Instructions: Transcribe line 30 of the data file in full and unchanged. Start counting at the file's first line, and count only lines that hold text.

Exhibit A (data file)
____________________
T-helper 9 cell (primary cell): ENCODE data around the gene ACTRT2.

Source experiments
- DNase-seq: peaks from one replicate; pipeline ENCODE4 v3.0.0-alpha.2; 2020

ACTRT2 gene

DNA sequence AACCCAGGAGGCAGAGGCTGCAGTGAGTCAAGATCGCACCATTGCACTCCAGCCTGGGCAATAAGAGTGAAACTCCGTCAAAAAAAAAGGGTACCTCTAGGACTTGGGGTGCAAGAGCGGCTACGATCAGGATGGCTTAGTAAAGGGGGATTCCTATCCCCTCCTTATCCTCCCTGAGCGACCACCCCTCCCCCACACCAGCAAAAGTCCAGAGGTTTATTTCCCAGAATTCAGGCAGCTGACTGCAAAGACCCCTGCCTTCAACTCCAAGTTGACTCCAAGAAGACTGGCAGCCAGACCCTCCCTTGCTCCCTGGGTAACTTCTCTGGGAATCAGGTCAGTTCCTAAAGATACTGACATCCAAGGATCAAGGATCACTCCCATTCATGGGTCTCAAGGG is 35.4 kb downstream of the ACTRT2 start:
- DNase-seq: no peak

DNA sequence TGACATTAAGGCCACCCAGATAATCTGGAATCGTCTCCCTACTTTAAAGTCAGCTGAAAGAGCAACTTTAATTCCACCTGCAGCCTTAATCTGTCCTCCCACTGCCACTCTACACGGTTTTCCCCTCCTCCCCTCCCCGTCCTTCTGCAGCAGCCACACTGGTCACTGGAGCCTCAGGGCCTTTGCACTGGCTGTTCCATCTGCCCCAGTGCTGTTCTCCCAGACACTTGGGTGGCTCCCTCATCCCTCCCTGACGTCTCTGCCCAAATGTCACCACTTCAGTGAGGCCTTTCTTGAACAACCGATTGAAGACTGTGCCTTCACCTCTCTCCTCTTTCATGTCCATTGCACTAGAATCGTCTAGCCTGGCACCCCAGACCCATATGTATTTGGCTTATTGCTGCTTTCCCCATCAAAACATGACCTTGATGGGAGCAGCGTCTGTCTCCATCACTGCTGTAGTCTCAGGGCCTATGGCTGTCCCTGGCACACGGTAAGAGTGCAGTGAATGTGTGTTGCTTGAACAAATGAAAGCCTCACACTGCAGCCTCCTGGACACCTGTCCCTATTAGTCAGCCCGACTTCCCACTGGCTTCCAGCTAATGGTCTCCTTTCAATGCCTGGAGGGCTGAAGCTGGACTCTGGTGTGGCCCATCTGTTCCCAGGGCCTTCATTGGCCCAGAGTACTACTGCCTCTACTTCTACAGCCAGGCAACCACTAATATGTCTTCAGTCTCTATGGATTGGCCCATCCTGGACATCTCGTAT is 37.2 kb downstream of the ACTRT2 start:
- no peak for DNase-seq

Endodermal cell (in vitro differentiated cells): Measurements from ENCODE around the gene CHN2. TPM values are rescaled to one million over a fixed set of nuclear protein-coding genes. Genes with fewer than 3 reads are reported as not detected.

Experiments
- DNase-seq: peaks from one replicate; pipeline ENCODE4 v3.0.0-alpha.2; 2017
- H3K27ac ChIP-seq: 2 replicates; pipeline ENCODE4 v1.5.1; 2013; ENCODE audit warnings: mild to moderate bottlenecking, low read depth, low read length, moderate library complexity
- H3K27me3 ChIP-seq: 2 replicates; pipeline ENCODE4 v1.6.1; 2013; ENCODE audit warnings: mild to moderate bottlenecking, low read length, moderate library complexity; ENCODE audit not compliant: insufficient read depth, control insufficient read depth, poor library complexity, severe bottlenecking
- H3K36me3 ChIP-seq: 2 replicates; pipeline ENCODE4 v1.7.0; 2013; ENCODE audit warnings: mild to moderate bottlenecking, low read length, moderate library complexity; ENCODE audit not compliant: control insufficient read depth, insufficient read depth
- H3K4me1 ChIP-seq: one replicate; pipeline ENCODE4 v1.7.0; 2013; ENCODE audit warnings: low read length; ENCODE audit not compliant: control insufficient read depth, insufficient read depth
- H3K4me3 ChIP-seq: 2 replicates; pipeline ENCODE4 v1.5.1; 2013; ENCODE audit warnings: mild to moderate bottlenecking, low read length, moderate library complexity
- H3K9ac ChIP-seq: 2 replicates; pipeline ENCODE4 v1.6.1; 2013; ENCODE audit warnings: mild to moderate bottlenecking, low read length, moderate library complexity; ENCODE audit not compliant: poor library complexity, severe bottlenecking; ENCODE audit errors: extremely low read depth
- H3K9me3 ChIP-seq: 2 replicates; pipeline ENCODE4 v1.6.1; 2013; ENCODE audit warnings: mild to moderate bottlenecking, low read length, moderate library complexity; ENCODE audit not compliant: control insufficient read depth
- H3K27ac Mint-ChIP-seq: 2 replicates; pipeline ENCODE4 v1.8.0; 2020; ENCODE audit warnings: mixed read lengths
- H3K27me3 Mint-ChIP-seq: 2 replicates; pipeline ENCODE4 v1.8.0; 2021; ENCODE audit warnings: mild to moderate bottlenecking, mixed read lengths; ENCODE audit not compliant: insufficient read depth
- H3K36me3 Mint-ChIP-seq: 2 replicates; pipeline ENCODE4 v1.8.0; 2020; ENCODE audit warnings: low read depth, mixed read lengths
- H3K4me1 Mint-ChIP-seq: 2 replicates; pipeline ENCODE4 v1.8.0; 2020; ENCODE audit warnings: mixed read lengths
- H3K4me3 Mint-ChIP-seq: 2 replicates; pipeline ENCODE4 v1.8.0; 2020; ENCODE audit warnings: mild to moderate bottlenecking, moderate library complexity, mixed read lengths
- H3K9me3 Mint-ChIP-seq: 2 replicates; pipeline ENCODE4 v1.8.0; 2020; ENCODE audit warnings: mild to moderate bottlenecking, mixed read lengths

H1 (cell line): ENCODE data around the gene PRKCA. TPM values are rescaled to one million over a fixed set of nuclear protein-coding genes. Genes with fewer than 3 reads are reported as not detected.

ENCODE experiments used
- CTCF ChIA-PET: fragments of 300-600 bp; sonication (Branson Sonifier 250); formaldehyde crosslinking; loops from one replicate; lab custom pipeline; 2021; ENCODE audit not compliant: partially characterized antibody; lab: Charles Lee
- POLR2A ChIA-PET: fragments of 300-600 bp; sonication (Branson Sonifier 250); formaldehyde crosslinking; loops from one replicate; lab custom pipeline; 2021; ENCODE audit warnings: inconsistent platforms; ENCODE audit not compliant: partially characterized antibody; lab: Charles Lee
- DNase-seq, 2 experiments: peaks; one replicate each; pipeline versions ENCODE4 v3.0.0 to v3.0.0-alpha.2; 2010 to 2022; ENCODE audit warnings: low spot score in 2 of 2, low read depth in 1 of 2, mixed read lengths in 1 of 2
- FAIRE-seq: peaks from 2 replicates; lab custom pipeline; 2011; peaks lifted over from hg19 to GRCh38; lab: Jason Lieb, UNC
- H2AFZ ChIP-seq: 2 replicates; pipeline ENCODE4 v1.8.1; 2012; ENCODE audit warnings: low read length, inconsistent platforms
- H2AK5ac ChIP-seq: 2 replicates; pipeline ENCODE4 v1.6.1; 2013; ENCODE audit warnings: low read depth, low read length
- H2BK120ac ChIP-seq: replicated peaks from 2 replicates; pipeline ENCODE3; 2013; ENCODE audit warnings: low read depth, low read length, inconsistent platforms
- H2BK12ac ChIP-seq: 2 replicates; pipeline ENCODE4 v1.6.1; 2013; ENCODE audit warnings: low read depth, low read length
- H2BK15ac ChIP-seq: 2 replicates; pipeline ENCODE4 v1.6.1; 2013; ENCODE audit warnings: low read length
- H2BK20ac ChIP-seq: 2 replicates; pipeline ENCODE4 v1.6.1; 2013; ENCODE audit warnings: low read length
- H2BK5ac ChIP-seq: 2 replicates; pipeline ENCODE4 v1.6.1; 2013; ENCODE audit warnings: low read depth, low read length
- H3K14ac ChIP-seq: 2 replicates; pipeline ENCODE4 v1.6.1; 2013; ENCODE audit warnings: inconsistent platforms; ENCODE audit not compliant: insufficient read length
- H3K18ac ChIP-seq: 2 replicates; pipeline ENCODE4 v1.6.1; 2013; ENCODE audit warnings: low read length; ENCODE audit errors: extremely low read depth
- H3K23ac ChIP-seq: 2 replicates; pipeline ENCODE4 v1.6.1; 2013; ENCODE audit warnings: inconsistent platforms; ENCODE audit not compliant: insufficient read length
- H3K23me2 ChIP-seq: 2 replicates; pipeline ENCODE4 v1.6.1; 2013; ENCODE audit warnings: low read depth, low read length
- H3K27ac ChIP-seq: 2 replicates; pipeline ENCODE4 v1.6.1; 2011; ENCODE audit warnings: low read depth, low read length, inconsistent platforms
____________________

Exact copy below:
- FAIRE-seq: peaks from 2 replicates; lab custom pipeline; 2011; peaks lifted over from hg19 to GRCh38; lab: Jason Lieb, UNC